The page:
Springtime is the season when my job gets easy. Really easy. Just outside my door unscripted lesson plans are springing up all over and the biggest challenge is just where to begin! The kids wake in the morning and while still in their pajamas ask me, “Is it time to go outside yet?” I urge them to first consider breakfast and brushing their teeth. Reluctantly the boys acquiesce, but before the breakfast dishes can be washed, they are in the hallway putting on crocs and sunhats and we are off!
As an educator, I am often gauging my sons’ level of engagement with the information they are absorbing. It is not always evident beforehand what will ignite their interest. Creative well-planned unit studies have been known to flop and the occasional dry worksheet is sometimes just what they are in the mood for. I’m unlikely to ever understand fully unanticipated responses such as these.
However, time outdoors spent exploring, researching, hypothesizing, experimenting and collecting data (which looks an awful lot like splashing in mud puddles, digging for worms, collecting fireflies and running down hills) is a guaranteed home run every time. The sounds of my sons’ laughter as they make themselves dizzy spinning in circles and the furrowed brow on my oldest child’s face as he tries to identify birdsongs both reveal meaningful engagement with deep learning.
The winters here in Northern NY are long and cold. The first few weeks after the thaw is glorious fun on the farm. The kids reconnect with their animals; they find new spots for adventures inside the old barn and revisit special haunts from the springtime before. My kids and I play the role of field scientists asking copious questions as we play outdoors. “Why,” wonders Walden “do my dandelions curl up on overcast days?” “How can the goats and chickens eat the stinging nettle without getting stung?” someone else asks. “Think there are any diamonds or dinosaur fossils on our land?” The last question gets everyone chattering excitedly.
For a time we are content to lie on our backs in the grass and wait for the answers. We watch the clouds overhead and then roll onto our bellies to survey rich life happening in the soil. We wait and we listen. Sometimes we stand up and run for no reason. All if it feels so good. Answers to questions from adults or book are neither required nor appropriate at this stage of inquiry. Opportunity for unfettered observation and contemplation casts a magical spell over each of us.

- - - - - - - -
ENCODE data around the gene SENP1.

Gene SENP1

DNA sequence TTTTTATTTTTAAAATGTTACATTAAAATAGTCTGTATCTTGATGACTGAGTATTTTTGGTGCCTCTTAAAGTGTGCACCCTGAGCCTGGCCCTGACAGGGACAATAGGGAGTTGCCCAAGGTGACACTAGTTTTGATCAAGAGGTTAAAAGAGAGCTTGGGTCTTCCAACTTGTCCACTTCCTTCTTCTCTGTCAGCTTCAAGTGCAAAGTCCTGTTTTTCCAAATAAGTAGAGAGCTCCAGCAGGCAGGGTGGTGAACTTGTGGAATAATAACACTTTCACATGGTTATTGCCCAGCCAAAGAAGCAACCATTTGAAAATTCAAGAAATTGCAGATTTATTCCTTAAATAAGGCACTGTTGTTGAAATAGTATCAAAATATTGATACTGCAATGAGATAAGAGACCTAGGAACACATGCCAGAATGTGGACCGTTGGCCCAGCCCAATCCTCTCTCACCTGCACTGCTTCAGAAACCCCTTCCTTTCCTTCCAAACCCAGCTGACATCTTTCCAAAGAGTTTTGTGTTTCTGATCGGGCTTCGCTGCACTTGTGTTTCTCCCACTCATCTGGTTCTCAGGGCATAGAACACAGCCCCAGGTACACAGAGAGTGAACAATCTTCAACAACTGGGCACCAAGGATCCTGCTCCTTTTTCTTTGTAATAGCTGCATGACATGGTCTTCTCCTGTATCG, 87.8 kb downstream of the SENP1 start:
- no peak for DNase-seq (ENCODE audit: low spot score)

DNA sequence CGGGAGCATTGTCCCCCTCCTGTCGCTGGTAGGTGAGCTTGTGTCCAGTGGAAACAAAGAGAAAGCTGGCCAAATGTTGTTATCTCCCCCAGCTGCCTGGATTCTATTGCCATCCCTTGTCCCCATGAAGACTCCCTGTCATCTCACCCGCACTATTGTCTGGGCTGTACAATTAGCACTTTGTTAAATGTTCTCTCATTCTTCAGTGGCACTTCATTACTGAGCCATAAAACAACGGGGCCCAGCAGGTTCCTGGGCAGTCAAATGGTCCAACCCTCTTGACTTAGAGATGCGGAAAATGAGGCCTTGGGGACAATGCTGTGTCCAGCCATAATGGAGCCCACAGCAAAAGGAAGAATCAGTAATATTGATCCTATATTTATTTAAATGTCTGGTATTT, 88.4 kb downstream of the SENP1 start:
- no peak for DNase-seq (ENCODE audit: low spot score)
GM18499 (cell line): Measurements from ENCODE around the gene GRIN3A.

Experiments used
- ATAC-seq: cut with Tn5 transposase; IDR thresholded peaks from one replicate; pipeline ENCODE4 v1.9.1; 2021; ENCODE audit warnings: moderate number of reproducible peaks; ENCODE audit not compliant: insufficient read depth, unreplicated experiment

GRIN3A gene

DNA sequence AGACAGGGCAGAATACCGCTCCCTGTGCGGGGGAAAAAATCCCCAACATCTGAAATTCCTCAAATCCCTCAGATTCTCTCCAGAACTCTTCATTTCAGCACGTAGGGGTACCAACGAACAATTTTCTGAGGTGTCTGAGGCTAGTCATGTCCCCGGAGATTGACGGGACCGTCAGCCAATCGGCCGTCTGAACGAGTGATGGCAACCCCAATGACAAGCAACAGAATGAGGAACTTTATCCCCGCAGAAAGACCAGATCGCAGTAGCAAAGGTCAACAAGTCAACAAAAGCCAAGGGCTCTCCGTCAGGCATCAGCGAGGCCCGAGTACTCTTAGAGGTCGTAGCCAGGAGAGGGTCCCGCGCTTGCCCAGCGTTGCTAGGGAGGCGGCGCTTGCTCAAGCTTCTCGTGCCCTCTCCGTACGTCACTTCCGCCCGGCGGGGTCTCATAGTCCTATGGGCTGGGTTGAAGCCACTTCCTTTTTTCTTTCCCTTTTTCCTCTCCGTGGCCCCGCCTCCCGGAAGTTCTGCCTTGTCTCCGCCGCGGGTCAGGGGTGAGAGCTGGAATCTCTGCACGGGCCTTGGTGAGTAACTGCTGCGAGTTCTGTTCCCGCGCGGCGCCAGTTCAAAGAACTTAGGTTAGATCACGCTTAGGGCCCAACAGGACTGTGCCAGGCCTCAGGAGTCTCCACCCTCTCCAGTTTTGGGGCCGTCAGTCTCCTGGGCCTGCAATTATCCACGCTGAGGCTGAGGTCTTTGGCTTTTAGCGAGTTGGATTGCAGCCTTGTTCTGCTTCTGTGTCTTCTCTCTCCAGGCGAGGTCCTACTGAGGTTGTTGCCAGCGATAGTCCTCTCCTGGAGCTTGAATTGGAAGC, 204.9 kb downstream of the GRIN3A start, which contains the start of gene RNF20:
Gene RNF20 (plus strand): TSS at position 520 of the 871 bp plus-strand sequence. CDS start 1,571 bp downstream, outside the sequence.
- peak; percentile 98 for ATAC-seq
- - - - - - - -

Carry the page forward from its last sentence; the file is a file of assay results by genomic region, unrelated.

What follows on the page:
Among the gems gleaned from times like these is the chance to listen to the ramblings of my three-year-old naturalist, Walden John. It brings him great delight to imagine the life teeming in the mud puddles around him. He speaks excitedly about all sorts of fantastic creatures that might possibly inhabit each small pool of water. His brothers giggle when Walden describes seeing an octopus or giant squid in a puddle, but I remind them of the great thinkers that they admire most. “Imagine if we laughed at Anton van Leeuwenhoek.” (Dutch naturalist van Leeuwenhoek, Elias once explained discovered, among other things, bacteria, protozoa, rotifers, Hydra and Volvox.) “I bet a lot of his hypotheses were pretty far out,” I continue “but what if we were dismissive of them all?”
“That’s true,” Elias concedes. “Look at Copernicus. Everyone thought he was crazy and we know how all that turned out.” Feeling vindicated, Walden stomps one muddy rain boot into the puddle.
Freedom to walk barefoot in nature unleashes in many intense creativity, curiosity, intellectual competence and eventual clarity. Freedom to walk barefoot makes better scientists.
As the season wears on, we inevitably find ourselves eager for the details that will shed light on the green mysteries surrounding us. Mid-June, Elias starts removing volumes of his beloved Audubon Society Field Guides from his bookshelf. We bring them with us on romps through our pastures. His back pack is also often stuffed full with a magnifying glass, binoculars, sketch pads, pens and far too many small specimen jars. The rest of us walk unencumbered by stuff, but are often grateful for his preparedness!
This time of the year I, too, revel in the opportunity to pour over my favorite nature guides and activity books. I love this ritual and look forward to it all winter long. Next week I am looking forward to sharing some of my favorite resources and project ideas for outdoor learning with children.
In the meantime, how do your kids connect with nature? How do you see such activities impact their learning?
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